Calmodulin41

As its name suggests, calmodulin is a CALcium MODULated proteIN. It is abundant in the cytoplasm of all higher cells and has been highly conserved through evolution. Calmodulin acts as an intermediary protein that senses calcium levels and relays signals to various calcium-sensitive enzymes, ion channels and other proteins. It is a small protein composed of two globular domains connected together by a flexible linker; each end binds to two calcium ions.

Calmodulin contains four nearly identical high-affinity calcium binding sites. The calcium-binding motif is comprised of a characteristic loop flanked by two alpha helices. The positively-charged calcium ion is surrounded in the loop by negatively-charged sidechains of three aspartates and one glutamate, as well as one oxygen atom from the backbone of the protein chain.

Calmodulin's target proteins come in various shapes, sizes and sequences and are involved in a wide array of functions. Calmodulin binds and activates kinases and phosphatases that play significant roles in cell signaling, ion transport and cell death. One common theme in the contact between calmodulin and its different target proteins is the use of nonpolar interactions, through the unusually abundant methionines of calmodulin. Calcium binding exposes these nonpolar surfaces of calmodulin, which then bind to non-polar regions on the target proteins. These nonpolar areas form two neat grooves when calcium binds, waiting to grip the target protein. Because these nonpolar grooves are generic in shape, calmodulin acts as a versatile regulatory protein and its targets are not required to possess any specific amino acid sequence or structural binding motifs.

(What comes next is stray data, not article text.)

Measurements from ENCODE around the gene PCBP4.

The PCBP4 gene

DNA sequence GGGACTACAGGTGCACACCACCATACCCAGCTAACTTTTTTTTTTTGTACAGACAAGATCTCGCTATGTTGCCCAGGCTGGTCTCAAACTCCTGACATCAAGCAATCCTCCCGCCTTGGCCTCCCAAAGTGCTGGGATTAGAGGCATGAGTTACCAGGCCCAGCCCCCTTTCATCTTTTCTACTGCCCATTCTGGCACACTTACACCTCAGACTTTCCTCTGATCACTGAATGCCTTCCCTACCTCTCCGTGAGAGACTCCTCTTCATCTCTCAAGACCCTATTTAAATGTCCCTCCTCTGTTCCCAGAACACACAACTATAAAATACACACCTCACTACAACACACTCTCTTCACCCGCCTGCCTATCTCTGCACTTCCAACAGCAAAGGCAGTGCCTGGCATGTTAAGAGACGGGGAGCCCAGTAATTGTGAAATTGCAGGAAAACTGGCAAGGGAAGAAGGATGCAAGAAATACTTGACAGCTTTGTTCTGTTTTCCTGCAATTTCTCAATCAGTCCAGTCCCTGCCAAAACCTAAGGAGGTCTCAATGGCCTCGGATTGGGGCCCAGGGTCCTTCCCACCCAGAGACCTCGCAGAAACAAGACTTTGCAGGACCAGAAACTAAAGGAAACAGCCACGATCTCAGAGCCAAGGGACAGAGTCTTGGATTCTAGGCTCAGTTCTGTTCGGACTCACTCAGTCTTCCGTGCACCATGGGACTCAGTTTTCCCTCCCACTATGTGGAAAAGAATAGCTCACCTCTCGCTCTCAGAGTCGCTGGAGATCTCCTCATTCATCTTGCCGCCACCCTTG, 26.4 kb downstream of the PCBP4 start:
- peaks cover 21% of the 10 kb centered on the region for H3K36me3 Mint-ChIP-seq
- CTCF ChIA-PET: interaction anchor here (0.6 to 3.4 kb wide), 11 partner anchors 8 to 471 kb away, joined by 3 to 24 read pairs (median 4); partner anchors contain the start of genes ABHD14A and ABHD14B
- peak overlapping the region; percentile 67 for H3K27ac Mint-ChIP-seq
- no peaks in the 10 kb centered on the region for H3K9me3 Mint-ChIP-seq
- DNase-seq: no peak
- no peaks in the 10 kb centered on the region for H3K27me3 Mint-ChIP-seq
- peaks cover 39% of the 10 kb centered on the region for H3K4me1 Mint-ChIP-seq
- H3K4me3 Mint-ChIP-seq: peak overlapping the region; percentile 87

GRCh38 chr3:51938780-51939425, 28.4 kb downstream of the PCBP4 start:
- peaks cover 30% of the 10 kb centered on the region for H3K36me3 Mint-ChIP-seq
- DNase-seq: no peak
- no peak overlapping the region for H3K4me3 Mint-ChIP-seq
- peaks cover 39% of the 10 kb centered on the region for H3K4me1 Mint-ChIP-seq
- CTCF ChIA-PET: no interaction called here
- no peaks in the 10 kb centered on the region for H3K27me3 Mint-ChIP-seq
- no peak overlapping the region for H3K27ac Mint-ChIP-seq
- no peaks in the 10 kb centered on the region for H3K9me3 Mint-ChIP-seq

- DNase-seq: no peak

NMR studies show that the connector between the two calcium binding globular domains is flexible even when it is not bound to its target proteins. However, the full range of flexibility can be seen in calmodulin's interactions with its target proteins: in fact, calmodulin typically wraps around its target, with the two globular domains gripping either side of it.

Single fluorescent protein-based biosensors